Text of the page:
historians, but we do know the era was a period of change in China. The population alone doubled between the 10th and 11th Centuries. Compared to the rest of the world, China was “one of the most prosperous and advanced economies in the medieval world.” There were some important firsts during the Song Dynasty, such as the Chinese government’s use of paper money, printing, and the compass. There were advances in science . . . in botany, zoology, geology, mineralogy, mechanics, horology, astronomy, pharmaceutical medicine, archeology, mathematics, etc. For more on the Song Dynasty, check out the video below.

Song Dynasty. Tea making. Painting - artist unknown.
There were two books on pharmaceutical medicine available during the Song Dynasty that Zhang and her husband may have used. Both were edited in the 11th Century but were much old than the Song Dynasty. There are versions still read today!
  • Treatise on Cold Damage Disorders and Miscellaneous Illnesses by Zhang Zhongjing (1st complied, 150-219 AD) – on diagnosing and treating infectious disease caused by the cold, based on a patient’s yin and yang symptoms.
  • Essential Prescriptions of the Golden Casket (1st written 150-219 AD) by Zhang Zhongjing – for internal diseases


Thursday, April 27, 2017

W for Witch-hunt Victim, Hypatia: Female Scientists Before Our Time

Actress, possibly Mary Anderson in play
"Hypatia" circa 1900
Hypatia of Alexandria (c. 355-415 AD) was the only daughter of astronomer and mathematician, Theon of Alexandria. Educated in Athens, Hypatia excelled in mathematics, astronomy and philosophy.

In Egypt, she went on to head the Neoplatonic school at Alexandria, where she taught astronomy and philosophy based in the teachings of Plato and Aristotle.

She was quite popular as a spiritual leader and had a following in Alexandria that included Christian, pagan and foreign students alike. Her home soon became an important gathering place and learning center.

Her teachings were rather mystical and dwelt on the “mystery of being.” In letters, she wrote of “the eye within us” as a “divine guide.” In sync with her father’s understanding of the world, she viewed astronomy “as the highest science, opening up knowledge of the divine.”

Unfortunately, Hypatia did not fit into the societal mold as perfectly as one might think. When she was brutally murdered in 415 AD by a mob of Christian extremists, outrage and centuries of debate have continued in the wake of her death. Some have called it a witch hunt.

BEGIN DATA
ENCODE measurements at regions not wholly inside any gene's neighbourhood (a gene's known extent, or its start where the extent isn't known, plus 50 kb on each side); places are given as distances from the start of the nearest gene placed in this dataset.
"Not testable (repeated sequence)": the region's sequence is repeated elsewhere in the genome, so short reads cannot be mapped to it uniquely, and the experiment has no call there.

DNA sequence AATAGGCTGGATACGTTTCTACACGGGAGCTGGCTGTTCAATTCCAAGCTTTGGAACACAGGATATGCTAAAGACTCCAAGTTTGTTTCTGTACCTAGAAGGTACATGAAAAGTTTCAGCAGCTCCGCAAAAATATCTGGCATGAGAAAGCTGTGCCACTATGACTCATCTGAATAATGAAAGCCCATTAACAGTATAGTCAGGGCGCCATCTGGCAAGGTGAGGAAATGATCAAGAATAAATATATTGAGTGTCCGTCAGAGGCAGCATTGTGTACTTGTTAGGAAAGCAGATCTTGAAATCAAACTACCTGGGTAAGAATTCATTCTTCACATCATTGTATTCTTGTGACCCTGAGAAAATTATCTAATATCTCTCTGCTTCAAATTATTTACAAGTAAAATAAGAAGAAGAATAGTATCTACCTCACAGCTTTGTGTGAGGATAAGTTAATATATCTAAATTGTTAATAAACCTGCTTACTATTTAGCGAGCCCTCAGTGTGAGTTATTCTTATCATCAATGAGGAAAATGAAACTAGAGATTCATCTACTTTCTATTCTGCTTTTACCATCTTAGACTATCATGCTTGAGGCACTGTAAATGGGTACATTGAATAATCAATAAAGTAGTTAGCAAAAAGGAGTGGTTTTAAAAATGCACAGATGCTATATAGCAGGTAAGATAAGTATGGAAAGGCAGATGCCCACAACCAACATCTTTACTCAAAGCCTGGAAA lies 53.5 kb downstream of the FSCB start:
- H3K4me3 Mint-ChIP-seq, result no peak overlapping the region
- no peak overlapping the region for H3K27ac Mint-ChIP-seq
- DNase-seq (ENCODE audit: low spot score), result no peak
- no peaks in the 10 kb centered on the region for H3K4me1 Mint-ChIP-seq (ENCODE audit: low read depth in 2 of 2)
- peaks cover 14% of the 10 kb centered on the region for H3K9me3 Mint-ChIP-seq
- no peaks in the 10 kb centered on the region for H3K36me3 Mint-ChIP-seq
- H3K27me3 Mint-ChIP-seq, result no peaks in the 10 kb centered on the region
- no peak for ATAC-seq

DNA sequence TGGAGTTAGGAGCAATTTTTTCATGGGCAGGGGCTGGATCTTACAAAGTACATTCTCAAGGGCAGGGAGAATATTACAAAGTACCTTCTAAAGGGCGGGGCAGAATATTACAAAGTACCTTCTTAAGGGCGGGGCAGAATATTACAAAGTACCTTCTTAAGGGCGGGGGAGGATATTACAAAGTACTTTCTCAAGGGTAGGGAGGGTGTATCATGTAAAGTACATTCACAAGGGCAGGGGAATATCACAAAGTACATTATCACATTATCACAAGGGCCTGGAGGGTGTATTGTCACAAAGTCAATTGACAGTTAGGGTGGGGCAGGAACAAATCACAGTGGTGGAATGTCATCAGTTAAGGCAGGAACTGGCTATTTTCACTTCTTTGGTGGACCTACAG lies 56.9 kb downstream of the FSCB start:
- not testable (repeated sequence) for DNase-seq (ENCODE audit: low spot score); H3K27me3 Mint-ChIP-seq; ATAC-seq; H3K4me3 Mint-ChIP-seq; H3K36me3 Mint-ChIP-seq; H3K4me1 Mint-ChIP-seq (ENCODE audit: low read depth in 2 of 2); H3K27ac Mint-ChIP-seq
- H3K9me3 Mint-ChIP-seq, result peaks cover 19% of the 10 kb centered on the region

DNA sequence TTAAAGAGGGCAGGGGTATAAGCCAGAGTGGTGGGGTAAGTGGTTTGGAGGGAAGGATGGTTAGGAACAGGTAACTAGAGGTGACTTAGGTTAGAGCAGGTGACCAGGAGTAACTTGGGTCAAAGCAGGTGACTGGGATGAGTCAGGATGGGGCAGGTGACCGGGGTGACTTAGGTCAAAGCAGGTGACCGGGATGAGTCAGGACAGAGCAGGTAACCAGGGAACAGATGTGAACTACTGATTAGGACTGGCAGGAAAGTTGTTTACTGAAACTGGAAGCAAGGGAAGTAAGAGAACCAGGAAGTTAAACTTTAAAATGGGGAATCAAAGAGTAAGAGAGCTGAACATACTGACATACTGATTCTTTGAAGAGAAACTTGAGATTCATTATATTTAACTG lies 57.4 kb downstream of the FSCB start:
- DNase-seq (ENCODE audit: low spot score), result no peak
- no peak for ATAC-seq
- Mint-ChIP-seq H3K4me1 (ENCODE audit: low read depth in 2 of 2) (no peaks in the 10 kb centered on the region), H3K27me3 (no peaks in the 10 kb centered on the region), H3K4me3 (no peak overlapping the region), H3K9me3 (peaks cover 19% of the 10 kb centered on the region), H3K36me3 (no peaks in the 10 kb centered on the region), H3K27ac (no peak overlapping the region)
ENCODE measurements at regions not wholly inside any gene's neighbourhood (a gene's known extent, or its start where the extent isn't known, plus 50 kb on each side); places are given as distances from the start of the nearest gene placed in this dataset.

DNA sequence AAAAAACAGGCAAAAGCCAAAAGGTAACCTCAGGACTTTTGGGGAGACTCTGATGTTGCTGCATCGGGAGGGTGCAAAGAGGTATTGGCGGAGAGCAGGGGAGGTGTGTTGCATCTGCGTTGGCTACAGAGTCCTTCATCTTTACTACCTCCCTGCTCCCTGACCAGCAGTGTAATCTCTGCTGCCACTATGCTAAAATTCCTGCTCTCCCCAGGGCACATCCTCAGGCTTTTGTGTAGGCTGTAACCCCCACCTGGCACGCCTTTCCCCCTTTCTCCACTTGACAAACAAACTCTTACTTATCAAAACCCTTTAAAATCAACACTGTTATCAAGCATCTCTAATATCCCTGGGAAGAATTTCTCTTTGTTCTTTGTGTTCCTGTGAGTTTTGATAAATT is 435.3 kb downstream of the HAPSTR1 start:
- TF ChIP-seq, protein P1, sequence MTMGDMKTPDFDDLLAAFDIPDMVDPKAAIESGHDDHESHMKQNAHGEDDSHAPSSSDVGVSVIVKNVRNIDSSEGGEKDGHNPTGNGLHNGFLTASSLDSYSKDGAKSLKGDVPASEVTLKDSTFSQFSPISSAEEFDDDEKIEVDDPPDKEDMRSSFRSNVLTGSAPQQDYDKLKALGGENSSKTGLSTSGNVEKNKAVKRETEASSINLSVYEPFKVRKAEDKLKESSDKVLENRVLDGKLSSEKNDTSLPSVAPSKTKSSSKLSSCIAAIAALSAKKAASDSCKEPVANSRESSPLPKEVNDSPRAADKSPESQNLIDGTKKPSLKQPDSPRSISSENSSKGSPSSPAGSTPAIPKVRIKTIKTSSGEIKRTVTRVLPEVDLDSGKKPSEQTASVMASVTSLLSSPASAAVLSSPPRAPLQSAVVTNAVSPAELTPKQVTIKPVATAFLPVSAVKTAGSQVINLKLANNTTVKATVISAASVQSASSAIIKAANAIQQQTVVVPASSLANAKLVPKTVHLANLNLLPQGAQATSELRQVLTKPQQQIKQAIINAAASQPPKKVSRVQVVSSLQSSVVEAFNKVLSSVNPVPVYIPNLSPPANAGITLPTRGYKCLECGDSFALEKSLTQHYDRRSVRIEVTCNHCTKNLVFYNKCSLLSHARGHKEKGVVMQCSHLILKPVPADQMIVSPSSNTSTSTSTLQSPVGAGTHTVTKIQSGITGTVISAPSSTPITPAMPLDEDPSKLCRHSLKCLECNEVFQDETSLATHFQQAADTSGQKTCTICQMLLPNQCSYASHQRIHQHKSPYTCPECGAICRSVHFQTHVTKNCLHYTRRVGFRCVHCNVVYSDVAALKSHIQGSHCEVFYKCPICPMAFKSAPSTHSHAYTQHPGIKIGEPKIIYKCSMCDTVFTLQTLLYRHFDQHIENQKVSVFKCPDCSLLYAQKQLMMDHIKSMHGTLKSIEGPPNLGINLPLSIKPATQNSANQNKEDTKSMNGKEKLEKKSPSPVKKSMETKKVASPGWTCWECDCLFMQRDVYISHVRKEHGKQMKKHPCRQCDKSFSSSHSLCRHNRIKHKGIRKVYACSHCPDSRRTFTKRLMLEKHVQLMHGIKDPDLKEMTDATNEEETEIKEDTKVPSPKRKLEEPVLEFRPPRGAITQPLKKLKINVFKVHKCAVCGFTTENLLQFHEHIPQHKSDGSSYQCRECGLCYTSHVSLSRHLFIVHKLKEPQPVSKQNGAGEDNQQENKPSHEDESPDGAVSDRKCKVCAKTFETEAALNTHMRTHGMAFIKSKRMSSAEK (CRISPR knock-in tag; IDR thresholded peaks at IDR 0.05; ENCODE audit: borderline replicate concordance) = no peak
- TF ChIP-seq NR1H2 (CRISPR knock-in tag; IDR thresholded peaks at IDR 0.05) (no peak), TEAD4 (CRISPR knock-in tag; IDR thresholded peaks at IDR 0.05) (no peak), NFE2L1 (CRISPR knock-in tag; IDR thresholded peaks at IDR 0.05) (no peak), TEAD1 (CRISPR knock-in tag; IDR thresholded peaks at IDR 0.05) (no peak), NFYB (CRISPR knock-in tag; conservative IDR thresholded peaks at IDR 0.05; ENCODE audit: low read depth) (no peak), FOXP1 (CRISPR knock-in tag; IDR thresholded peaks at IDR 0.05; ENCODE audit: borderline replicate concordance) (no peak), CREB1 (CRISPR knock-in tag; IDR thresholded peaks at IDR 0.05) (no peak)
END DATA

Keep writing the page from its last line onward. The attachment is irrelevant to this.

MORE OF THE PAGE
Apparently, Hypatia’s interest in divination and astrology, at times concentrating on “magic, astrolabes and instruments of music,” and her position as a pagan philosopher, scientist, and mathematician bothered Cyril, the new Bishop of Alexandria. The bishop before him had permitted violence against Jews, and pagans and their leaders, destroying their shrines, temples and images.

However, Hypatia had become a civic leader and was adored by both Christians and non-Christians. Cyril must have prickled inside watching her stroll through town with confidence in her philosopher’s cloak as she spoke openly to the crowds. Hypatia was a perpetual thorn in Cyril’s  flesh.

Astrolabe of Jean Fusoris; made in Paris, 1400.
(Putnam Gallery)
The astrolabe was used by navigators and
astronomers to measure altitude of celestial bodies 
and to calculate latitude.

Cyril's fight to remove Jews and nonconforming Christian groups in Alexandria had recently escalated into a blood thirsty feud, dividing the city. Those opposing Cyril sided with Orestes, the Roman Prefect of Alexandria.

Orestes (himself a Christian) also happened to be a close friend of Hypatia. Cyril saw an opportunity and began lashing out at Hypatia, openly accusing her of sorcery. A church chronicler (John of Nikiu) later restated this accusation as “she beguiled many people through satanic wiles.” She was “the pagan woman who had beguiled the people of the city and the prefect through her enchantments.”

But it was Cyril’s first accusation that led to the crime. A mob of Christian extremists known as the parabalonoi kidnapped Hypatia, dragged her to a church, stripped her naked, and ripped open her flesh with pot-shards. After dismembering her body, they burned her remains. Another chronicler (Hyesychius) later wrote: “her body [was] shamefully treated and parts of it scatter all over the city.” 

"Death of the philosopher Hypatia, in Alexandria" from
Vies des savants illustres, depuis l'antiquité jusqu'au dix-neuvième siècle,
1866, by Louis Figuier.
The parabalonoi were never punished. The bishop spread a rumor announcing Hypatia had moved to Athens. Some historians claim her death was symbolic of the end of ancient Greek/Roman influence and the end of Alexandria’s intellectual life. But another source states it was Hypatia's femaleness that was under attack. It "made her a special target, vulnerable to the accusation of witchcraft.” Further, she had long fought against Jewish and other religious repression.